When Can We Trust Real-World Data To Evaluate New Medical Treatments?

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Concerns regarding both the limited generalizability and the slow pace of traditional randomized trials have led to calls for greater use of real-world evidence (RWE) in the evaluation of new treatments or products. RWE studies often rely on real-world data (RWD), including data extracted from healthcare records or data captured by mobile phones or other consumer devices. Global assessments of RWD sources are not helpful in assessing whether any specific RWD element is fit for any specific purpose. Instead, evidence generators and evidence consumers should clearly identify the specific health state or clinical phenomenon of interest and then consider each step between that clinical phenomenon and its representation in a research database. We propose specific questions regarding potential error or bias affecting each of those steps: Would a person experiencing this clinical phenomenon present for care in this setting or interact with this recording device? Would this clinical phenomenon be accurately recognized or assessed? How might the recording environment or tools affect accurate and consistent recording of this clinical phenomenon? Can data elements from different sources be harmonized, both technically (same format) and semantically (same meaning)? Can the original data elements be consistently reduced to a useful clinical phenotype? Addressing these questions requires a range of clinical, organizational, and technical expertise. Transparency regarding each step in the creation of RWD is essential if evidence consumers are to rely on RWE studies.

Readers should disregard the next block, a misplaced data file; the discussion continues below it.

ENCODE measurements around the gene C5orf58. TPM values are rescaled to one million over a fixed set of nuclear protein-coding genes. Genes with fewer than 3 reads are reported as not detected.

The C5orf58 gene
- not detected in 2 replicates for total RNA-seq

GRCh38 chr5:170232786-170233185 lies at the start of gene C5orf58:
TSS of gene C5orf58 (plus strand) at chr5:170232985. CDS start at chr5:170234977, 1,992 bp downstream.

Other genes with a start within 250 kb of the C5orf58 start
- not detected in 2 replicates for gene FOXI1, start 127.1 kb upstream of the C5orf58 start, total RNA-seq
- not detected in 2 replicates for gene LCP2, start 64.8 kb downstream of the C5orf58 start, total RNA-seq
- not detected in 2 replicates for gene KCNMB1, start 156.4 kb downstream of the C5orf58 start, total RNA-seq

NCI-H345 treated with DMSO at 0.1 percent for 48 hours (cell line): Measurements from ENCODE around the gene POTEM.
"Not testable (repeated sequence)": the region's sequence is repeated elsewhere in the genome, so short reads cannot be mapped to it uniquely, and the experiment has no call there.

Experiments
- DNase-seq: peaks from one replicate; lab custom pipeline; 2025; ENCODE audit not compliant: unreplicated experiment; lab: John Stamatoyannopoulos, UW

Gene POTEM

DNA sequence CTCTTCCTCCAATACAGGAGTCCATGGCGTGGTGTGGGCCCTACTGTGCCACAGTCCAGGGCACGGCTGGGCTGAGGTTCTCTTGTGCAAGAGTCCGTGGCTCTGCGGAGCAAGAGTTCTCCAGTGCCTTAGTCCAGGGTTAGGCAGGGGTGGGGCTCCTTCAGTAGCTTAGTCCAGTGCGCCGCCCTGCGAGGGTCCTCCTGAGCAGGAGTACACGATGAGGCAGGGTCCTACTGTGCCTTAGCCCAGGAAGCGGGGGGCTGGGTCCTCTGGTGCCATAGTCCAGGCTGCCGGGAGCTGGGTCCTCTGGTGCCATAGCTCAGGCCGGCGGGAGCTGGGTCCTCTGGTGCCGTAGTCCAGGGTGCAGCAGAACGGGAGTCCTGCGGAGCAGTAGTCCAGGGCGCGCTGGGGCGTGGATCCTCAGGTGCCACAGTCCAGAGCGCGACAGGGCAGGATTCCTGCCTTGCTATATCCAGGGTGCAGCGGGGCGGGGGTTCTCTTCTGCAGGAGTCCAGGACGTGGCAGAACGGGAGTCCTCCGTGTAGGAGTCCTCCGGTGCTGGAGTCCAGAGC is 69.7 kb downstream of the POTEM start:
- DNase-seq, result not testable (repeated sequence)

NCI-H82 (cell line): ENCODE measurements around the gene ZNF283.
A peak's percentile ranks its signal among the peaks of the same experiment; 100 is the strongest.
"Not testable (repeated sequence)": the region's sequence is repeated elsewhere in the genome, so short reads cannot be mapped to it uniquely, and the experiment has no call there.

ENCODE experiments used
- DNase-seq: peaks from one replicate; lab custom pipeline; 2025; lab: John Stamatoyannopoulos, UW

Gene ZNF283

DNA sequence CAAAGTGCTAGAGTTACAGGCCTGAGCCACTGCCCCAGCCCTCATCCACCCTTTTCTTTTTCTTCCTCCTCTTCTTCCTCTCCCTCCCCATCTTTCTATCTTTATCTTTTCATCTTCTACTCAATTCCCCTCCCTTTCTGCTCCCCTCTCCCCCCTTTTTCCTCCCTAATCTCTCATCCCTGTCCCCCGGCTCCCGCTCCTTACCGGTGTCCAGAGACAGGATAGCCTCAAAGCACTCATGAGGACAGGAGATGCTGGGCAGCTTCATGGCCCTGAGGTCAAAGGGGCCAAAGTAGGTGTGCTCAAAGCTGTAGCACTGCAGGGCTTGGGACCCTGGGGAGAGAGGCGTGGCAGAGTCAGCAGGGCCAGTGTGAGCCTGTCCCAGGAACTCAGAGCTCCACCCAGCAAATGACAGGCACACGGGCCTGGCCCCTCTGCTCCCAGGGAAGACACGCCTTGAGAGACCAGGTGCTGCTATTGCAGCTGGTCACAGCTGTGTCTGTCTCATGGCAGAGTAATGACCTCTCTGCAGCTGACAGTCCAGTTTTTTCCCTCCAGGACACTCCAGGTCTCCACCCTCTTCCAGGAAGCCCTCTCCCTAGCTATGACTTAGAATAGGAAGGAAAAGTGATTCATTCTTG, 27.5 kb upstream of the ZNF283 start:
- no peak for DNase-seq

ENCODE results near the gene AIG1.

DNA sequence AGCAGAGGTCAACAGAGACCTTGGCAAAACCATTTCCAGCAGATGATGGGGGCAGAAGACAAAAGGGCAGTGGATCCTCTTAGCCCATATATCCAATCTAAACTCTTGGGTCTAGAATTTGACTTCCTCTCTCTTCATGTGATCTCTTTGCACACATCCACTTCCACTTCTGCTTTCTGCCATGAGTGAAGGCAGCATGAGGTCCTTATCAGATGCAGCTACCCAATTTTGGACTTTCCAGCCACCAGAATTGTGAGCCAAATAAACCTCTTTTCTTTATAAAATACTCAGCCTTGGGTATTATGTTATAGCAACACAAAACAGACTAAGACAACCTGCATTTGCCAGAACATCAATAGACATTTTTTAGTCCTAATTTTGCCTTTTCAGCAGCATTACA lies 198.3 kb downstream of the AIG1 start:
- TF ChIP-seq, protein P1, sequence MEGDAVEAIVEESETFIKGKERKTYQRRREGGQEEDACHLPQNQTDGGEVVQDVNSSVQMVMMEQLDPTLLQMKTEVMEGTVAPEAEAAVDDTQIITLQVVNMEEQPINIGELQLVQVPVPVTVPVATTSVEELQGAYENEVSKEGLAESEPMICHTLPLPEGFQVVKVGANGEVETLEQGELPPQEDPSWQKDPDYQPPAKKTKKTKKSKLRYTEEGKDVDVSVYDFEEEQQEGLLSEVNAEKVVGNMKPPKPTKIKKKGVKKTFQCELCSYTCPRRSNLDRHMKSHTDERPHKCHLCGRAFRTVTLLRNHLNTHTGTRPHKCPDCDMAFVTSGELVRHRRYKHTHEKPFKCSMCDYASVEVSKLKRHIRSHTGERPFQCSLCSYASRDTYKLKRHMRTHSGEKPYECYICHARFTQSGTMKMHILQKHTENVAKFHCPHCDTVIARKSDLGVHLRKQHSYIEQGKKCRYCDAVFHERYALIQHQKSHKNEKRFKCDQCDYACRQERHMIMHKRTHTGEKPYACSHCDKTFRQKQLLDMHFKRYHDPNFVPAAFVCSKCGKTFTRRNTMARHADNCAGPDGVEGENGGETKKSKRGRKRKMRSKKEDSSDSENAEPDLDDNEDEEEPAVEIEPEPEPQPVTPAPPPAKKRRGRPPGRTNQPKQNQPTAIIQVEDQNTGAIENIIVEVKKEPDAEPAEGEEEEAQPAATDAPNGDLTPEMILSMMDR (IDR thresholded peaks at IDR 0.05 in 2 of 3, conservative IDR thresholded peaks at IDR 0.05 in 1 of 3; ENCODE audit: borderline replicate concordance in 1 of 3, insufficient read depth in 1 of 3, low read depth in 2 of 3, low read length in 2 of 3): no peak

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Authors: Gregory E Simon, Andrew B Bindman, Nancy A Dreyer, Richard Platt, Jonathan H Watanabe, Michael Horberg, Adrian Hernandez, Robert M Califf